One possible replacement they mentioned in their end-of-support announcement was a Chrome extension named Nimbus. It can be used for screen captures with a number of capture options, and it has some simple markup tools.

Screen capture with Nimbus

Markup with Nimbus

Nimbus only works with the Chrome browser though. Fortunately, Chromebook has built-in screen capture functions for full and partial screenshots.

I also do a little image editing. Sometimes I download images from the Internet, such as logos, and resize their canvases, scale them, and change their background colors (to and from transparent). Finding a tool for this was the most frustrating, because I started with Android apps. I went through dozens and couldn't find all the (modest) functionality I was looking for. In example, apps that allow resizing of the canvas would only allow them to be resized to their smallest dimension. For instance, if I had an image that was 200x100 pixels and I wanted to make it square, I could only resize the canvas to 100x100 pixels and not to 200x200 pixels, thus losing part of the image.

After much frustration, I turned to online alternatives. Unfortunately, many browser-based image editors require Flash, which Chrome OS doesn't support.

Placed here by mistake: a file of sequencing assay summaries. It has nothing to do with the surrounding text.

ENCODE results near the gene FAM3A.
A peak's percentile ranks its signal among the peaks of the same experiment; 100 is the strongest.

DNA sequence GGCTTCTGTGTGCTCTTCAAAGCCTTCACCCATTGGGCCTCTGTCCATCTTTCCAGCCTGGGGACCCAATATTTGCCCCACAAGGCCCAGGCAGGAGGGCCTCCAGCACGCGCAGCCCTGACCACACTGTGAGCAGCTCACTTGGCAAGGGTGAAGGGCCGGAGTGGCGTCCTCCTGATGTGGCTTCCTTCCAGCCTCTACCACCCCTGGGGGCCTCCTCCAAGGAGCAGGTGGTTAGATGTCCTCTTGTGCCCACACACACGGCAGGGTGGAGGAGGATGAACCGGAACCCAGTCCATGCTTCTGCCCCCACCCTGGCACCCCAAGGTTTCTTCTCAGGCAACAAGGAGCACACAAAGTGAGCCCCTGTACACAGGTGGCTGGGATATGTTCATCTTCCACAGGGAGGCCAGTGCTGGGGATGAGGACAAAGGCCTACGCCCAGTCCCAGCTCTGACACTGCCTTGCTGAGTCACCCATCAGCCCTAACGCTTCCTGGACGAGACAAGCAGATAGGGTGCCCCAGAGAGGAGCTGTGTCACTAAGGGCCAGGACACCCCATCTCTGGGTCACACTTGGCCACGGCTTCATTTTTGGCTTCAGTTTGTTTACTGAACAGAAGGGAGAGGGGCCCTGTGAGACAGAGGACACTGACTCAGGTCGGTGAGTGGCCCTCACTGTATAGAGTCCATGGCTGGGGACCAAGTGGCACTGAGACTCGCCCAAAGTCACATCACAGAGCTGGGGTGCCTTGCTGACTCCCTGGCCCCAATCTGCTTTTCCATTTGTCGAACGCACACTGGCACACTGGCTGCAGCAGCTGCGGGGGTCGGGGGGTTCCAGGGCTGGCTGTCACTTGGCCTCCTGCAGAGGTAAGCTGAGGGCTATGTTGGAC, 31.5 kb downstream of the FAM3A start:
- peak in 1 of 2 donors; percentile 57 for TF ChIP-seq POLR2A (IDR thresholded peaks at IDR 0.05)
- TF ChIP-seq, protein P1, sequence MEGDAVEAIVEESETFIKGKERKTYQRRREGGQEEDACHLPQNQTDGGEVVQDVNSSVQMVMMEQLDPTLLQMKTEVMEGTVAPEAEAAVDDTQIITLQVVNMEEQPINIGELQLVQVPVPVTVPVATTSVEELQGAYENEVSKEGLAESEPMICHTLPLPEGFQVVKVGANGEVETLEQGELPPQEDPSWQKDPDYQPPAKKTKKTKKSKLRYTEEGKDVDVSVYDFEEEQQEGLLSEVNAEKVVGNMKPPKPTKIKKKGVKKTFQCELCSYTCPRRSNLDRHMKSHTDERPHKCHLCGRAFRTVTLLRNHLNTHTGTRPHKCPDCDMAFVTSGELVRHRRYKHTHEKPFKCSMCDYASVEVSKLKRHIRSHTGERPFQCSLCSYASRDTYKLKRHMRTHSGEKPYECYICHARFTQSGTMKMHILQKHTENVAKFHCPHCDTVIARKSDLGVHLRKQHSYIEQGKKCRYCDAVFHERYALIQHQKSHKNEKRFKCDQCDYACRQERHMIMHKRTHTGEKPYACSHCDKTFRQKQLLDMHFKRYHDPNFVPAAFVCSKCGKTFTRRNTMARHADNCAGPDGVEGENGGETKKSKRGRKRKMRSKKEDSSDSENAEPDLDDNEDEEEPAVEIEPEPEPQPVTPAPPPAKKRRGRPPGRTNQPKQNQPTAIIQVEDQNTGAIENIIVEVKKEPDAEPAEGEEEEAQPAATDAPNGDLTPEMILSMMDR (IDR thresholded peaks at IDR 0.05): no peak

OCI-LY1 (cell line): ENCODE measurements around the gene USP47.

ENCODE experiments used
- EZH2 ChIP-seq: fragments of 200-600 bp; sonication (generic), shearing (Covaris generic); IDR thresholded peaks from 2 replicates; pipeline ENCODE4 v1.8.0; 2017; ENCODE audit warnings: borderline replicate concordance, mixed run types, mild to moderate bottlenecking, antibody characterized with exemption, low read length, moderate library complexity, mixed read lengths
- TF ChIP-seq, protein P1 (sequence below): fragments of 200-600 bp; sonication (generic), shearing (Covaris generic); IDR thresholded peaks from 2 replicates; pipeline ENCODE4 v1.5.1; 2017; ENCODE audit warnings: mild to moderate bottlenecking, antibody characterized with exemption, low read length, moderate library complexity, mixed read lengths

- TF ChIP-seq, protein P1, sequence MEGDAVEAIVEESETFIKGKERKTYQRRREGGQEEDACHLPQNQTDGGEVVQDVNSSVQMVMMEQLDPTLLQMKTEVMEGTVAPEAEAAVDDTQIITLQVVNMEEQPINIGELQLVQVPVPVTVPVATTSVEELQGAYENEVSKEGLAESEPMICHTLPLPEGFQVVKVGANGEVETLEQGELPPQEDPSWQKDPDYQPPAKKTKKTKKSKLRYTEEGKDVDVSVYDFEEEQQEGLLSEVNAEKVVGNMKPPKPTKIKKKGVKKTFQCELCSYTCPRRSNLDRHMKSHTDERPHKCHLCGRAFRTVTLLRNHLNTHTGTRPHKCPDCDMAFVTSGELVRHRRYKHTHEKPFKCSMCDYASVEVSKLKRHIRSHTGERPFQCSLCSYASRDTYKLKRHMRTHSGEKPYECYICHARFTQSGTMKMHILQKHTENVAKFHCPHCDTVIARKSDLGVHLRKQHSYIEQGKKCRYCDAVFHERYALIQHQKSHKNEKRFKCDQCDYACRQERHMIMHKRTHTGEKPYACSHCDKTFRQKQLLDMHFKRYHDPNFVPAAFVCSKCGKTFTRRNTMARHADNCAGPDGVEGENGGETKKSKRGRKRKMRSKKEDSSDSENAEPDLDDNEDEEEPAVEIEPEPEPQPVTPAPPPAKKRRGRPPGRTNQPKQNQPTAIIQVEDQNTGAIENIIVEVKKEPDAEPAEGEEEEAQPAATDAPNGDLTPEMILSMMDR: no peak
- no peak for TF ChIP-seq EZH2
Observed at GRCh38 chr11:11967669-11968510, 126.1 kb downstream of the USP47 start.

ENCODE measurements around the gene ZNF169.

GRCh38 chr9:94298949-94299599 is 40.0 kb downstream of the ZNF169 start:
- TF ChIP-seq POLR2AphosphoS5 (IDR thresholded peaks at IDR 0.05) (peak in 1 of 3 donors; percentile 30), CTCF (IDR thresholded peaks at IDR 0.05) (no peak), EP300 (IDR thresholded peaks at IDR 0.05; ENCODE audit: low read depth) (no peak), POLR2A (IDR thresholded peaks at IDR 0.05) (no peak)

Finally, I settled on LunaPic. It feels a little primitive but it's free and lets me accomplish what I need.


The biggest learning curve by far though has been the keyboard. There are no Caps Lock, Home, End, PgUpPgDn or Del keys! There are, of course, alternatives.
  • Caps Lock: Alt + Search
  • Home: Search + <
  • End: Search + >
  • PgUp: Alt + [up arrow]
  • PgDn: Alt + [down arrow]
  • Del: Alt + Backspace

A Chromebook keyboard

I find the Caps Lock alternative to be especially tricky – because they key is where Caps Lock would be on a Windows keyboard, I keep typing Search only. D'ohh!

The result of typing just the Search key

One other difference, a "right-click" on the touchpad is accomplished by tapping two fingers (tap, not press).

Is a Chromebook a Windows laptop replacement? Absolutely not. I'll continue to use the bigger and newer of my old laptops for Revit, ripping and transcoding video discs, and heavier image editing, as needed. But a Chromebook is excellent for the tasks that I routinely perform for Revit Add-ons. And, at just $257.99, I feel that I made an excellent purchase.

Ye ole editor
Tim Grimm
Greater Seattle area
Not bad for a reformed Bentley guy

No comments: